Creating Strong Characters

Because characters are what builds your story, because our reader has to relate and sympathize with our character, has to care about what happens to them, we have to work harder creating the characters in our stories. Even the best stories go nowhere without sympathetic characters. We could study characterization for weeks even months before we nail the ability to create someone like Harry Potter or Scarlet O’Hara or Sherlock Holmes.

On top of that, those who teach this particular facet of writing all have different ideas on how to go about creating memorable characters. Some like to write pages and pages of character charts noting everything they can think of about their character right down to where they got that scar on their elbow. Others, like myself, prefer to come up with a character, then write two or three chapters challenging her in every way possible so we can learn all about what makes her tick. Then there’s the astrology gimmick. Give her a birthday that fits neatly into one of the many charts such as Pisces or Taurus or the like. Still others think that psychology is the best way to go.

One of the most popular books on this subject is Goal, Motivation and Conflict by Debra Dixon. I happen to like knowing the goals, motivations and conflicts for my characters, but even so I usually learn them as I write those first few chapters. I get to know the characters, how they will act and react to each other and what happens to them. We all know that they must grow throughout the story so that they are often not the same person in the end that they were in the beginning. While writing keep an eye open for goal, motivation and conflict.

That brings up the all important character arc. Without a goal, what motivates her and conflicts, there could be no character arc. And without that arc, there would be no plot. So characters with goals, motivations and conflicts and how she journeys from point A to point Z form the arc which becomes the plot of your story. Sounds simple. But of course, it isn’t.

Let’s consult Maslow’s Heirarchy of Needs Pyramid. What do all humans have to have to exist, and in what order must they have them?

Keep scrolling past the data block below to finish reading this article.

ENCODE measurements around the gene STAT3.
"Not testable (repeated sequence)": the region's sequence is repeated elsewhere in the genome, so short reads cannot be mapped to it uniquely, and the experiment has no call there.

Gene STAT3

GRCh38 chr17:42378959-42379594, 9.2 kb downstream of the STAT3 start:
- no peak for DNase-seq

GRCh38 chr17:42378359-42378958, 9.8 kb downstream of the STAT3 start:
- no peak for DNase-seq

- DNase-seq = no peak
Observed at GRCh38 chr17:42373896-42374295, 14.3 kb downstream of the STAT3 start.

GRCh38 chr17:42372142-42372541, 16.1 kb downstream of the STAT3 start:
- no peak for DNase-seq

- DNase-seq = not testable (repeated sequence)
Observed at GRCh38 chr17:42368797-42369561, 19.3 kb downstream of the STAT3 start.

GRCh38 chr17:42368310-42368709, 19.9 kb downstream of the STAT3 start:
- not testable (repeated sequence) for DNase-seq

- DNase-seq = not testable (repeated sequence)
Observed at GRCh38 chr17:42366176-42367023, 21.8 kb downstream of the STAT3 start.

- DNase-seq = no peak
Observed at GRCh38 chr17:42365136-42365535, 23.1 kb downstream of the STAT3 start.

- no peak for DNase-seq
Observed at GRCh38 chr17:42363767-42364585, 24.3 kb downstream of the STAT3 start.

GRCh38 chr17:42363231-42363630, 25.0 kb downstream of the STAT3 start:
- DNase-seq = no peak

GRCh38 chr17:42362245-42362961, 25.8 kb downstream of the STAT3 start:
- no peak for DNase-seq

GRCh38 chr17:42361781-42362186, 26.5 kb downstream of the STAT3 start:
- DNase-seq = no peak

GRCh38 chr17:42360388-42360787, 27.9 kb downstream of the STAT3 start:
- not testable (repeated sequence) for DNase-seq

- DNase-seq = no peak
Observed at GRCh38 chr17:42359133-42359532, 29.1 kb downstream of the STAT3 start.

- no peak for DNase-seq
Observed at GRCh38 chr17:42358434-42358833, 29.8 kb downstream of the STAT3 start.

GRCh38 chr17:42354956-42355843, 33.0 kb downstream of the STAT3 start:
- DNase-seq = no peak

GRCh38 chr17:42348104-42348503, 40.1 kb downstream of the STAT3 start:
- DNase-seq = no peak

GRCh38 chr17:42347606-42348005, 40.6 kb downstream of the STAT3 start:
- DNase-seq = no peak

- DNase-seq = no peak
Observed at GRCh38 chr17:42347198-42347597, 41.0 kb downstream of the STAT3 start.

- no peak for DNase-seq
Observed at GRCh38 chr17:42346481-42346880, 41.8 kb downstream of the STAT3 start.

First: we must breathe, drink and eat, live in a survivable climate, rest and sleep, avoid pain and have sex. Aren’t we all happy sex is on that first, most important level? But it’s there for a reason, isn’t it? Without it, the species wouldn’t survive.
Second: we need safety, comfort, protection and a means to guard ourselves against predators.
Third: we need to love and be loved, care and be cared about.
Fourth: we crave esteem, the respect of others and we must above all respect ourselves.
Fifth and last: we must have actualization. If we are healthy and have achieved all those things that go before, then we must continue to experience these needs, even though we’ve already achieved them.

Here’s an easy way to challenge your character, to find the beginning of your book. Place her at any level of the pyramid and take something in that level away from her. She already has what lies below. What she does to get back what she’s lost is your book. Conflict is what will keep her from getting it, motivation is why she wants it back, goal is that thing which she has lost. There you have your book. Now, write it. Build your character as she changes from one who feels lost, or has lost something important, to one willing to fight or do anything to attain that goal once more.

This can get interesting, because if she’s willing to do anything, then she may lose something else in our pyramid, like self respect or the respect of others. Continue to challenge her, don’t let up. Have no pity. See what she does. But remember, don’t let her do something that will make the reader dislike or hate her. She must remain the hero of your story. She can do some bad stuff if her motivation is true and the reader can understand why she does what she does.

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About veldabrotherton

I'm primarily a writer, but I also speak and teach workshops and co-chair a large critique group. My brand is SexyDarkGritty and that applies to my western historical romances, mysteries, women's fiction and horror novels. After almost 30 years in this business, I still have something to learn and attend conferences to network with other writers, publishers, editors and agents.
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4 Responses to Creating Strong Characters

  1. Chris V. says:

    Excellent advice. Will have to try the pyramid test. Good idea to keep in mind.

  2. zhadi says:

    I really like this, Velda! I love the idea of playing with the pyramid and seeing what develops…

  3. Helen says:

    Really great idea to use the pyramid to challenge your protagonist. I’m going to keep that posted somewhere so I can refer to it.

  4. Pyramid – why didn’t I think of that? lol Good post – think I’ll give it a try.

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